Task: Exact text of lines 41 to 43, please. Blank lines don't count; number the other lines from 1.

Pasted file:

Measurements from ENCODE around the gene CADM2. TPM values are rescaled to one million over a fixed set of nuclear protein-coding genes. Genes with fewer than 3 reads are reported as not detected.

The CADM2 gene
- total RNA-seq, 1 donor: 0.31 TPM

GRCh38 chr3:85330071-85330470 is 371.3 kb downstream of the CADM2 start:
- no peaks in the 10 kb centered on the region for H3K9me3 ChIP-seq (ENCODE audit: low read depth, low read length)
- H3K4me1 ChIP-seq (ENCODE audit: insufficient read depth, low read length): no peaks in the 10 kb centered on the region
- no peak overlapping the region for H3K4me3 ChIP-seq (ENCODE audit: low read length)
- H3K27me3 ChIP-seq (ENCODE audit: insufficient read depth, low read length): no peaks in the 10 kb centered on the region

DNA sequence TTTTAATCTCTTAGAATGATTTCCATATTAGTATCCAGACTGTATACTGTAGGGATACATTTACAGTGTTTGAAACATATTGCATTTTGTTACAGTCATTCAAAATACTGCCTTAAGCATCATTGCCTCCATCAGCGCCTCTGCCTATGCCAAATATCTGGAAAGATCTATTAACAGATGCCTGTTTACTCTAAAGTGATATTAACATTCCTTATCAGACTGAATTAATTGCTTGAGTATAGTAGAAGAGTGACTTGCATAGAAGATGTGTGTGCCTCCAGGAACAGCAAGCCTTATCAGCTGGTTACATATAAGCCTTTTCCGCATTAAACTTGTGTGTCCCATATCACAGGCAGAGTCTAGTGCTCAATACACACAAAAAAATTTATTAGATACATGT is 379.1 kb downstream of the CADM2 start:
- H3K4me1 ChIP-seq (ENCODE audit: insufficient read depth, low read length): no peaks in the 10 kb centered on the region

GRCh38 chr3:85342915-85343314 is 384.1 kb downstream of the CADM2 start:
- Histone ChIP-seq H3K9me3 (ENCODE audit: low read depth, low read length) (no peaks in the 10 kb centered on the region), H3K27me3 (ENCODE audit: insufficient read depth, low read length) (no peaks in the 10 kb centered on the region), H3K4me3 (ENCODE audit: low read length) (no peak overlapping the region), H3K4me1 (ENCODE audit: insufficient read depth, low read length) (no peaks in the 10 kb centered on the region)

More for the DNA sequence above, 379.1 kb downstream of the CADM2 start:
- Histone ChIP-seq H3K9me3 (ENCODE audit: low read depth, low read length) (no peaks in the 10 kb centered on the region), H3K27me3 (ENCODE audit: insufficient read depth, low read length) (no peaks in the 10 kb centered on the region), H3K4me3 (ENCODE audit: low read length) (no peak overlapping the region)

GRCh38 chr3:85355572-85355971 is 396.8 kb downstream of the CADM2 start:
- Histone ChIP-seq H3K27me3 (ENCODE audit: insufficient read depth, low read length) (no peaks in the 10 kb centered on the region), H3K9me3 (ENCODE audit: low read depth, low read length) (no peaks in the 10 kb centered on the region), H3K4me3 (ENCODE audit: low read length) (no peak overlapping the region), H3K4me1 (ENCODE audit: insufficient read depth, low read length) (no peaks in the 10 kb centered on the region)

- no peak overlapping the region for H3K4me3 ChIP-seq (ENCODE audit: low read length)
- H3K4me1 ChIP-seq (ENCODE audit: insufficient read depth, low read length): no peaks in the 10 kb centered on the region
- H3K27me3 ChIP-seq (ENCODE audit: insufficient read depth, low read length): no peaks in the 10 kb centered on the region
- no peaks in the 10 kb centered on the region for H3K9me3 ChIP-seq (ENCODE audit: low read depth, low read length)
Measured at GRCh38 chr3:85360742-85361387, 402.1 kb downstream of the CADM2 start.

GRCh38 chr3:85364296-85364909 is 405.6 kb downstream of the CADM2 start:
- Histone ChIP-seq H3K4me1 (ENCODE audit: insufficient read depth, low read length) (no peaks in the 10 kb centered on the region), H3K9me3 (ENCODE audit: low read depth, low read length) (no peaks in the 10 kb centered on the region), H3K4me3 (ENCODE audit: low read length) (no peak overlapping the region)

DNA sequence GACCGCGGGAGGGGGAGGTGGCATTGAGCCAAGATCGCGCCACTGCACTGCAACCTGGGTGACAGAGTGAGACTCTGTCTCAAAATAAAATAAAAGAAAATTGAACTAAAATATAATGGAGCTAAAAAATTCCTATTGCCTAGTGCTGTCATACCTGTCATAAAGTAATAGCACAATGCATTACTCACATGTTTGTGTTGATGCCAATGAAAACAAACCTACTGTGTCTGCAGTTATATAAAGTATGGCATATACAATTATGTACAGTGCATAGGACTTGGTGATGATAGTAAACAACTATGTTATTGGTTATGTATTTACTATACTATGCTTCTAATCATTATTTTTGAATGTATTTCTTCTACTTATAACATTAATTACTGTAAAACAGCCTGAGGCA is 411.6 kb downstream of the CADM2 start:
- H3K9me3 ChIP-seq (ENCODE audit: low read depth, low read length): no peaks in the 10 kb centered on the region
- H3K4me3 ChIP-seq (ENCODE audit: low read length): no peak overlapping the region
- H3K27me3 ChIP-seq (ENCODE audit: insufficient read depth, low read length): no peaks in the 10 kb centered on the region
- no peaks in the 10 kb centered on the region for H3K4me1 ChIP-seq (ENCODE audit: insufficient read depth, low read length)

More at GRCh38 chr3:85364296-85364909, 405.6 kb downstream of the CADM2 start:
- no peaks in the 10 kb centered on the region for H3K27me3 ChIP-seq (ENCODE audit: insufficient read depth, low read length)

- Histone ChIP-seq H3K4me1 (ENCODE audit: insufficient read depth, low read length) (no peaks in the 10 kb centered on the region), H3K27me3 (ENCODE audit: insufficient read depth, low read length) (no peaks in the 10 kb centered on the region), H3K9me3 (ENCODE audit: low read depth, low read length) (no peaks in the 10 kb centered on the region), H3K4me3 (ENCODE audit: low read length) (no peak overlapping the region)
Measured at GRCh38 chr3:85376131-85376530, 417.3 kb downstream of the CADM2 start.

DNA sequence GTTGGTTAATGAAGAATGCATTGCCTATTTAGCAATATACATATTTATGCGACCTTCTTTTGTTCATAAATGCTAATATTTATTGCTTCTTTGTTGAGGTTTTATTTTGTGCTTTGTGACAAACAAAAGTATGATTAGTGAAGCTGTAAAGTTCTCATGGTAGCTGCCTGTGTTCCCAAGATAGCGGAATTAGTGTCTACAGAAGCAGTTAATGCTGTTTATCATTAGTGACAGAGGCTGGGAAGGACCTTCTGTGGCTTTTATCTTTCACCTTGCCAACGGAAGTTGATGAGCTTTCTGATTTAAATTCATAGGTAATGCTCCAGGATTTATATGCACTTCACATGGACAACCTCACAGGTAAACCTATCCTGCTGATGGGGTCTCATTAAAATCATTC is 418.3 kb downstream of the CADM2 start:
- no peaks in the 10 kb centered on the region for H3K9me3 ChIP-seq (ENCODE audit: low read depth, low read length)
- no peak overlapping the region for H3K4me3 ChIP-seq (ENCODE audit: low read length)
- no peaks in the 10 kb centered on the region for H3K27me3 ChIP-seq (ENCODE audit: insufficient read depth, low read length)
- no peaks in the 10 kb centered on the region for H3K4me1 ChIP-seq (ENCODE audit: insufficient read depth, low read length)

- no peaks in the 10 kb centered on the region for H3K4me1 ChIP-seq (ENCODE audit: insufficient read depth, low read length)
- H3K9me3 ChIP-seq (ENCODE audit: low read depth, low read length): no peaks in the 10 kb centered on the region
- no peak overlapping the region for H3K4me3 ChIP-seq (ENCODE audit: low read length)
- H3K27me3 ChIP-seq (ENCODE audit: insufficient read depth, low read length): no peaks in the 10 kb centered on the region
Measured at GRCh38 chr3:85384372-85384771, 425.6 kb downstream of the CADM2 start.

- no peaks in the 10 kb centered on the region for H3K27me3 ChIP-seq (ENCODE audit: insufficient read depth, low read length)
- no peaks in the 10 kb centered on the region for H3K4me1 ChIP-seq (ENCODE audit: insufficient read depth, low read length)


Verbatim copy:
- H3K27me3 ChIP-seq (ENCODE audit: insufficient read depth, low read length): no peaks in the 10 kb centered on the region
Measured at GRCh38 chr3:85384372-85384771, 425.6 kb downstream of the CADM2 start.

- no peaks in the 10 kb centered on the region for H3K27me3 ChIP-seq (ENCODE audit: insufficient read depth, low read length)